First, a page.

In 1993 Michigan native Mike Modano was playing for the Minnesota North Stars when the team became the Dallas Stars. Six years later, Dallas got a Stanley Cup parade. Due in no small part to Modano’s efforts on and off the ice, the city had become—and remains—a hockey town. By the time he retired, in 2011, “Mo” owned the record for most career NHL points by an American.
On a late September afternoon, Brady Blackmore stands at the business end of a few lengths of heavy-duty oil field hose, spraying a thirsty St. Augustine lawn in Wichita Falls’s Country Club Estates neighborhood with blasts of treated wastewater. Mounted on a gooseneck trailer behind his Ford diesel, twin pumps spray water from six 290-gallon tanks onto a yard whose owners can’t bring themselves to sacrifice it to the drought.
Two years ago, Anna Todd was a 23-year-old Army wife living at Fort Hood, attempting to be a college student. “I had no clue what I wanted to do,” she says over a honey-cream latte at Dominican Joe’s, a coffee shop near her new home in South Austin. “I tried nursing, I tried science, I tried English. I just kept bouncing back and forth.”
It's dawn at the site of Santa Anna’s capture, atop the Washburn Tunnel in Pasadena. Two fishermen are angling at the water’s edge, joined by a great blue heron, neck coiled and ready to strike. The greenish-brown water laps at the grassy shore, thanks to the tugboat Dixie Renegade’s wake as it nudges a chemical barge upstream, where tank farms dot the landscape.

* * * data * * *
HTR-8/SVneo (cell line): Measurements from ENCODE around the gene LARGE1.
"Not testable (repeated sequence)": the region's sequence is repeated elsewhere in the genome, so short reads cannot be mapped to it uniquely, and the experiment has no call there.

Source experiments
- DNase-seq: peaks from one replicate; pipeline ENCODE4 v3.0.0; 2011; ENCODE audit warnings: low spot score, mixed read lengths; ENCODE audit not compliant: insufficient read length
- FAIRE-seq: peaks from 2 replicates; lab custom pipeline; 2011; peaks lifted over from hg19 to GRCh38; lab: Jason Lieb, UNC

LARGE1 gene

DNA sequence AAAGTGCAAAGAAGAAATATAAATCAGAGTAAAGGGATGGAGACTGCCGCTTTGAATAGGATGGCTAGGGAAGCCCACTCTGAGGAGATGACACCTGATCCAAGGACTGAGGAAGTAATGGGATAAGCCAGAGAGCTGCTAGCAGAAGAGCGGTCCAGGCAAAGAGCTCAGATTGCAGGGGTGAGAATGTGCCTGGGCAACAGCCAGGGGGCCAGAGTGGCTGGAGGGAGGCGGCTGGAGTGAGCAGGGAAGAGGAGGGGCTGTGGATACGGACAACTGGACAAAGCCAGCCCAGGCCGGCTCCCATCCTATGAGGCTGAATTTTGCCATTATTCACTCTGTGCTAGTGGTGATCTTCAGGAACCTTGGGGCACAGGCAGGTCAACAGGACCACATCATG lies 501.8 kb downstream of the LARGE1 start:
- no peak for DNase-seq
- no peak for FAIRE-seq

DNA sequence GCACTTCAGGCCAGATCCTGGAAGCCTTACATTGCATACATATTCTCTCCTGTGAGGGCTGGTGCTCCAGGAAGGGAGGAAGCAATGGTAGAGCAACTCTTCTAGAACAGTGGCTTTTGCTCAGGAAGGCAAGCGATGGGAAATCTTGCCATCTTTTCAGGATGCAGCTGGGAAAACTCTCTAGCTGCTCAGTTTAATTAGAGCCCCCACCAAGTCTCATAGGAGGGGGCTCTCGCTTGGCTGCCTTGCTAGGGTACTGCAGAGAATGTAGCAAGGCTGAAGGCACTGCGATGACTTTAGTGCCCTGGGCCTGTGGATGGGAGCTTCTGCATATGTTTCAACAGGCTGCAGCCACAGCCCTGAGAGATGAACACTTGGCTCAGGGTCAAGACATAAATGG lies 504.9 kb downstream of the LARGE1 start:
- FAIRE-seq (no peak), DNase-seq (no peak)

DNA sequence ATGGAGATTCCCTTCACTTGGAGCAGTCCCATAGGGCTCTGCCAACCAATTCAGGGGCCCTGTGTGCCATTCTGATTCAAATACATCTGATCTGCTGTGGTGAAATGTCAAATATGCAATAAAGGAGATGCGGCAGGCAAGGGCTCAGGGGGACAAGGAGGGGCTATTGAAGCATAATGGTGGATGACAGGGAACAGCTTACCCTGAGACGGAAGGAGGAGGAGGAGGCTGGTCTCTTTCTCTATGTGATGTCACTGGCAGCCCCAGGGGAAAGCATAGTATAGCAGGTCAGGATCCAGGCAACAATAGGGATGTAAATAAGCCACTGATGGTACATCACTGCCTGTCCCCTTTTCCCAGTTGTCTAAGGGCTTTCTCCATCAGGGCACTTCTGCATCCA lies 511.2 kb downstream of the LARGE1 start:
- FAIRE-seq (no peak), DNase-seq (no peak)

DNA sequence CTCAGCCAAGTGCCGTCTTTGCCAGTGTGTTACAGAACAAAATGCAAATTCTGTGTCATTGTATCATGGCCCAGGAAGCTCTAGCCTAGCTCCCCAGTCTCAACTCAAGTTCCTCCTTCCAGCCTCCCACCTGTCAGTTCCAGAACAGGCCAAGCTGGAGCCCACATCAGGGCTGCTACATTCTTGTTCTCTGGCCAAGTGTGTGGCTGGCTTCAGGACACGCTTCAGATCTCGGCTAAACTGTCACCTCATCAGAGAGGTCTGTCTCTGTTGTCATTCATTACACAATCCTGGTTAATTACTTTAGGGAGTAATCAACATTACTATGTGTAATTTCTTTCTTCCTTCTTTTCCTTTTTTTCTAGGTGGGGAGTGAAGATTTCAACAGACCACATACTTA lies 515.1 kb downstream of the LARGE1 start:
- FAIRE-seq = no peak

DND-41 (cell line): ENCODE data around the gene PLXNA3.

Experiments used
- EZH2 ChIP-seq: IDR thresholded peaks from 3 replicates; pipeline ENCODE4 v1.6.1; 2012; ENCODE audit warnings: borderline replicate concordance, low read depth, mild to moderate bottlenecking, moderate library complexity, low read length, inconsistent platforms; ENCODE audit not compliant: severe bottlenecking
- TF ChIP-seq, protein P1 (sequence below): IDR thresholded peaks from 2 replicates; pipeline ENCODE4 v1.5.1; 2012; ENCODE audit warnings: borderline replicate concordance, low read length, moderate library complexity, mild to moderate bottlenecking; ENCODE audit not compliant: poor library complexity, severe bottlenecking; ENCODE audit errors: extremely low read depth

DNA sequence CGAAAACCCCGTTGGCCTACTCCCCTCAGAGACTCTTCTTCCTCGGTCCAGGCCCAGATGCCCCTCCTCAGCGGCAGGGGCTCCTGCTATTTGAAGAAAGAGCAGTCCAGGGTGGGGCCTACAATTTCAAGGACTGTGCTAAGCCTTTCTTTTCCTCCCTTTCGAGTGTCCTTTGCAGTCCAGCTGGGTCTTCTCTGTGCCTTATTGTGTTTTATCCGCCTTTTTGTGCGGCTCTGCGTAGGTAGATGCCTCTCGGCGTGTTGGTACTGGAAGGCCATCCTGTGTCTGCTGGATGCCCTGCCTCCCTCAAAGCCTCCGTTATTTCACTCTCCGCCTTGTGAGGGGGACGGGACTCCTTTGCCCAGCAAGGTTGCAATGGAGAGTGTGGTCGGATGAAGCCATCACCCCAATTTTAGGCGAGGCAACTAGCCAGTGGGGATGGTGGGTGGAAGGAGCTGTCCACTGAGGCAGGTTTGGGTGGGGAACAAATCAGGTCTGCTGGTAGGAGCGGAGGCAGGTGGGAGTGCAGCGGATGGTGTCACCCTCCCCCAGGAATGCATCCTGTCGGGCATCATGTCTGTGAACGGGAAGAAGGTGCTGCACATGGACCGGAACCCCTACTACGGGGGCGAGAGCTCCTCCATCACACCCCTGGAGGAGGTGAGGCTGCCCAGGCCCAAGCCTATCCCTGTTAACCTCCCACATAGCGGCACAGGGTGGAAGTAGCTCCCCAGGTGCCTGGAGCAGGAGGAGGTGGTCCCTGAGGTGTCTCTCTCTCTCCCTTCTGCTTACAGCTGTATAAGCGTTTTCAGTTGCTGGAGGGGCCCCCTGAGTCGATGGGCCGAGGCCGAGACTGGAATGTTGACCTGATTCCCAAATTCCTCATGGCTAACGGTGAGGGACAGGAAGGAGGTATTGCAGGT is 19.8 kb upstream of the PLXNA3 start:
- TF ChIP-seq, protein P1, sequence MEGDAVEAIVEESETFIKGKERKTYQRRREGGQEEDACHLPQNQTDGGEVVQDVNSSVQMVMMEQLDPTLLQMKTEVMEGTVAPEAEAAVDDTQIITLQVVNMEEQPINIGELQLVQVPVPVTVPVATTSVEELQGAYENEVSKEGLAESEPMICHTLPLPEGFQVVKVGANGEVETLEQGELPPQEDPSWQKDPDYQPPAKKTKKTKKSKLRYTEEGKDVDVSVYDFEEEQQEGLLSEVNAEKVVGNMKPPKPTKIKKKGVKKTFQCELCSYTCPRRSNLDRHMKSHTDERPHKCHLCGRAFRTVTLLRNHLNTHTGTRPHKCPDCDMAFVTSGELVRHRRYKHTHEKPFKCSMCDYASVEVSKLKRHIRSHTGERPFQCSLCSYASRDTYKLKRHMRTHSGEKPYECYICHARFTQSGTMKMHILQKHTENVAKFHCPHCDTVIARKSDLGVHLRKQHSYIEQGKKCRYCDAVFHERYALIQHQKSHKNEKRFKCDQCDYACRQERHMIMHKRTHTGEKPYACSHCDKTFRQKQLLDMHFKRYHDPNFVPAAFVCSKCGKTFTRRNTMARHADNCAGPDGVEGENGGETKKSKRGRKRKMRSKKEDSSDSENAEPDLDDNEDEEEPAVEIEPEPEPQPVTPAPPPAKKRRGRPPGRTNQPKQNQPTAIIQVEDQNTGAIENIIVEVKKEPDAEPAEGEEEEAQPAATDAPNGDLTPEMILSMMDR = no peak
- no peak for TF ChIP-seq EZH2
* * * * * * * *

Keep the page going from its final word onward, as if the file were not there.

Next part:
Cody Harmon of San Antonio was born without tibia bones, and his legs were amputated when he was 3. At Wagner High School, Harmon spent four years on the wrestling team; to compete, he took off his prosthetic legs and wrestled on his knees.
Q: During my boyhood years, I would spend time at my father’s family farm, near Sardis, in Ellis County. The main meal was at noon and often featured fried chicken, and we kids wound up with drumsticks, wings, or “second joints.” It wasn’t until later that I learned a second joint was also called a “thigh.” I assume the shift was meant to be more decorous, since we also NEVER said “breast” but only “white meat.” Were these circumlocutions widespread?
Norman Roe, Cedar Park
Orangebloods descended on the AT&T Executive Education and Conference Center, on the University of Texas at Austin campus, to hear from men’s athletics director Steve Patterson. Part of the TM Talks series, the event pivoted off the September cover story featuring Patterson and new head football coach Charlie Strong.
Growing up in San Antonio, Linda Perez envied the girls who left school on Fridays saying, “See you Monday. I’m headed to the ranch.” She vowed to one day have a ranch of her own, and even after she left her home state to travel the world, teaching students in rural Zambia and conducting health care research in Peru, her longing for a piece of Texas remained.
To sound like a wild turkey, do the following: First, clear your throat. Next, hit a note near the top of your vocal range. Then, descend the scale while mimicking the action of gargling and waggle your tongue at the same time. Try not to feel ridiculous. Turkeys never feel ridiculous—of this I’m fairly certain.
Although Western novels started losing readers in the sixties, don’t blame the waning interest on Texas writers, who have since provided the flagging genre some of its best moments. Larry McMurtry’s Lonesome Dove, the 1986 Pulitzer Prize winner, was followed by Cormac McCarthy’s All the Pretty Horses, which won the National Book Award in 1992.